[U.S. Treasury Secretary Janet Yellen, saying:] "We are working with G20 nations to agree to a global minimum corporate tax rate."
Money has long been lost to tax shelters and havens - but that could be set to change.
"Another consequence of an interconnected world has been a 30-year race to the bottom on corporate tax rates.”
The U.S. Treasury Secretary Janet Yellen said she is working with G20 countries to create a global corporate minimum tax.
“Together, we can use a global minimum tax to make sure the global economy thrives based on a more level playing field."
Multinational companies often shift profits to low-tax countries regardless of where their sales are made.
It’s why the likes of Apple are headquartered in Ireland.
It allows companies to avoid paying higher tax than in their home countries and means governments often have to lower their taxes to lure foreign investment.
With the new rules, the Biden administration is hoping to reduce tax base erosion without putting American firms at a financial disadvantage.
“President Biden's proposals announced last week call for bold domestic action, including to raise the U.S. minimum tax rate and renewed international engagement, recognizing that it's important to work with other countries to end the pressures of tax competition and corporate tax base erosion.”
Under the proposal, governments could still set their own local corporate tax rates.
But if companies pay lower rates abroad, their home governments could ‘top up’ their taxes, bringing them in line with the global minimum rate.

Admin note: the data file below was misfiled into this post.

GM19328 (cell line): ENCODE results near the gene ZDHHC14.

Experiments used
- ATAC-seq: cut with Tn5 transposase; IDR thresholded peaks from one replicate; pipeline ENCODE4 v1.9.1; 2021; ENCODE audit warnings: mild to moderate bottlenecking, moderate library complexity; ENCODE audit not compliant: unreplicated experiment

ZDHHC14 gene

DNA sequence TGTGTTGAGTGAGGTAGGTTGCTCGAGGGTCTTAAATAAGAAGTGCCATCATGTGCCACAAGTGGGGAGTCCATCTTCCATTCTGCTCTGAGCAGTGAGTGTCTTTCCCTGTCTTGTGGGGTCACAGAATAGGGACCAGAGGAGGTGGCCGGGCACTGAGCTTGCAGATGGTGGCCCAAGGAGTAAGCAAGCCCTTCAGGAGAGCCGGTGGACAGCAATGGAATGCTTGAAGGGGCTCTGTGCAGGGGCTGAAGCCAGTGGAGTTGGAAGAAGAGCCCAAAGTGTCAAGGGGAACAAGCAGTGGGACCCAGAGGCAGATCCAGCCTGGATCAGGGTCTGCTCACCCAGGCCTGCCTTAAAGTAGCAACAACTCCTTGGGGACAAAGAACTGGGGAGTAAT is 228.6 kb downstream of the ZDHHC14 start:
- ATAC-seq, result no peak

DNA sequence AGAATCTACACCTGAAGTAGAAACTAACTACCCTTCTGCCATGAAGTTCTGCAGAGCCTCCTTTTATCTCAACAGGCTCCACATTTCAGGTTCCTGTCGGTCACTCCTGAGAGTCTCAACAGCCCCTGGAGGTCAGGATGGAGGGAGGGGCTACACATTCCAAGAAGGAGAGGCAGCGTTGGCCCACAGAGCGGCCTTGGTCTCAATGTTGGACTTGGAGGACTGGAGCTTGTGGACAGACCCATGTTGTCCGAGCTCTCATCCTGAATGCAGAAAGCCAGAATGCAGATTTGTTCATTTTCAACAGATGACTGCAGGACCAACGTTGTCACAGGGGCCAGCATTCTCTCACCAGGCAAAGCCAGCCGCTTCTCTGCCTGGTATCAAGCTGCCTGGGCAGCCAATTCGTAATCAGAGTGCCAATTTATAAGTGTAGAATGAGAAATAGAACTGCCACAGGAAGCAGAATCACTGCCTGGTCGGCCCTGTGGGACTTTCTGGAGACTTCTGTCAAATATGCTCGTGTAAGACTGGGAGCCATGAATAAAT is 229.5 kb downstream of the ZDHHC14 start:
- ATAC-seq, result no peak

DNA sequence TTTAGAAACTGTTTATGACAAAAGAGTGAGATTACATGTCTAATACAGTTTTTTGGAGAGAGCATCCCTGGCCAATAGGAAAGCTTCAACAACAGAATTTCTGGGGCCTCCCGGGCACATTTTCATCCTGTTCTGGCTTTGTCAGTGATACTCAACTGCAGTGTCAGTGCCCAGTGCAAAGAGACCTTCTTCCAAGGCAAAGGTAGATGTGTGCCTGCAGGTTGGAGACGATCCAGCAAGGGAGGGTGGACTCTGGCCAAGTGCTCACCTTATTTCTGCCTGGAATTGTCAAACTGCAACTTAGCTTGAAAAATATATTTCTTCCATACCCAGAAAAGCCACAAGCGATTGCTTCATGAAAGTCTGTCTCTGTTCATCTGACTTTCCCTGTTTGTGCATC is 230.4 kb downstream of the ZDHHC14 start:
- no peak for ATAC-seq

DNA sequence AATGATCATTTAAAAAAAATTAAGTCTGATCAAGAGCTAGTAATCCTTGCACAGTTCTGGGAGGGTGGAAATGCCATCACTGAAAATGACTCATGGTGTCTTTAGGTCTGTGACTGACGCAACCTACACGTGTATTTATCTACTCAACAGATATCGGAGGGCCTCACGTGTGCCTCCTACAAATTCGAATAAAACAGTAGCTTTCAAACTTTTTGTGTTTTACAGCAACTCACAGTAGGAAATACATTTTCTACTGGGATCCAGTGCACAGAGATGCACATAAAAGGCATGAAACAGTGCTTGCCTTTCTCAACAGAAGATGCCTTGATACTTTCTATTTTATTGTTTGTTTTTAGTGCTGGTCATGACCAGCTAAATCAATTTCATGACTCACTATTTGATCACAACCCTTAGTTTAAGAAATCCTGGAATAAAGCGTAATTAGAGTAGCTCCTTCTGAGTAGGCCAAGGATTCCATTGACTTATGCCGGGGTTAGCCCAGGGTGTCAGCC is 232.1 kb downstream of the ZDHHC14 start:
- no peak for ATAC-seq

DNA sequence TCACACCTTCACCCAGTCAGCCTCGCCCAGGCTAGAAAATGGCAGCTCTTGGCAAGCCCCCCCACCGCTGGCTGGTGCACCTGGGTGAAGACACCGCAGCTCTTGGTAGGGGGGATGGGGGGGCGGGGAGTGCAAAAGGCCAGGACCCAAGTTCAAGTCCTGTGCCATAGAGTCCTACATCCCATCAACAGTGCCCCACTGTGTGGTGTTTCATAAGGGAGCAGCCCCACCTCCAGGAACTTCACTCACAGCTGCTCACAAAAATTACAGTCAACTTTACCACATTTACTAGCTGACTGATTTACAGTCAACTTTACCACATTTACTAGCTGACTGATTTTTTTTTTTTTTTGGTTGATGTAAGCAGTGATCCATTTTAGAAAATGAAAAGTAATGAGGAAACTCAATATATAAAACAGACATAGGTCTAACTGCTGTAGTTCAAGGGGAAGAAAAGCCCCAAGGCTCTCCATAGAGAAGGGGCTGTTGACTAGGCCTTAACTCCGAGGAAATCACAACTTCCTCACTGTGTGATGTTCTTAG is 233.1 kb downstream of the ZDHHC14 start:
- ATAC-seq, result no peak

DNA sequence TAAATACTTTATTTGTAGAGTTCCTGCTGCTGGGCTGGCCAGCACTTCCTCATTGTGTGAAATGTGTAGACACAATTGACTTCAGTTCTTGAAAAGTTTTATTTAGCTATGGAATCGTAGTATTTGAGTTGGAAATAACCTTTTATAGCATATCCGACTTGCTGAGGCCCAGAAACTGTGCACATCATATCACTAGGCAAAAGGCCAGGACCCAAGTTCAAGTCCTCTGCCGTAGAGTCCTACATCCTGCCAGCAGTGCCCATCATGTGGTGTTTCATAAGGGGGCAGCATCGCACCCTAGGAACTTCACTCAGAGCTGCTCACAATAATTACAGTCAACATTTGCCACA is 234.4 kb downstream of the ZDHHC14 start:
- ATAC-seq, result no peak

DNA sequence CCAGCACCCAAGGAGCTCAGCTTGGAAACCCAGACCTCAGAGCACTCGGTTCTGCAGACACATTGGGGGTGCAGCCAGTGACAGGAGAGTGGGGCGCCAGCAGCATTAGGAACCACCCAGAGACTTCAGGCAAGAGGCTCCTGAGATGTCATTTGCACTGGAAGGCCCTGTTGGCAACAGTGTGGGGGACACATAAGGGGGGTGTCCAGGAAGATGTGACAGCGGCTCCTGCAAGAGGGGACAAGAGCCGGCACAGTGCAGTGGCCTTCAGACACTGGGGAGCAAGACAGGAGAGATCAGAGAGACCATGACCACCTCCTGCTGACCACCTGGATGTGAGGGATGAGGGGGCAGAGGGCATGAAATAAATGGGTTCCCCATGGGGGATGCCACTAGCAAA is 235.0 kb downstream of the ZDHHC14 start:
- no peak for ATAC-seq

Negotiations have been happening for years among 140 countries at the Paris-based Organization for Economic Cooperation and Development.
The OECD said governments are in broad agreement with the principle but the thorniest issue is said to be the rate itself - which is yet to be established.
Even just within the European Union, corporate tax rates vary among its 27 members, from 9% in Hungary to 32% in France.
The EU’s attempts to unify what companies are taxed on have even been stalled since 2011.
Taxation is a jealously guarded prerogative of national parliaments and often forms a key part of a country’s economic model.
Biden’s administration has proposed a global minimum of 21%.
That’s far above previous discussions - which circled around 12.5%, a level that happens to match Ireland’s.
The Irish economy has boomed in recent years, fueled by the influx of billions of dollars of investment from foreign multinationals.
That means Dublin is unlikely to accept a higher rate without a fight.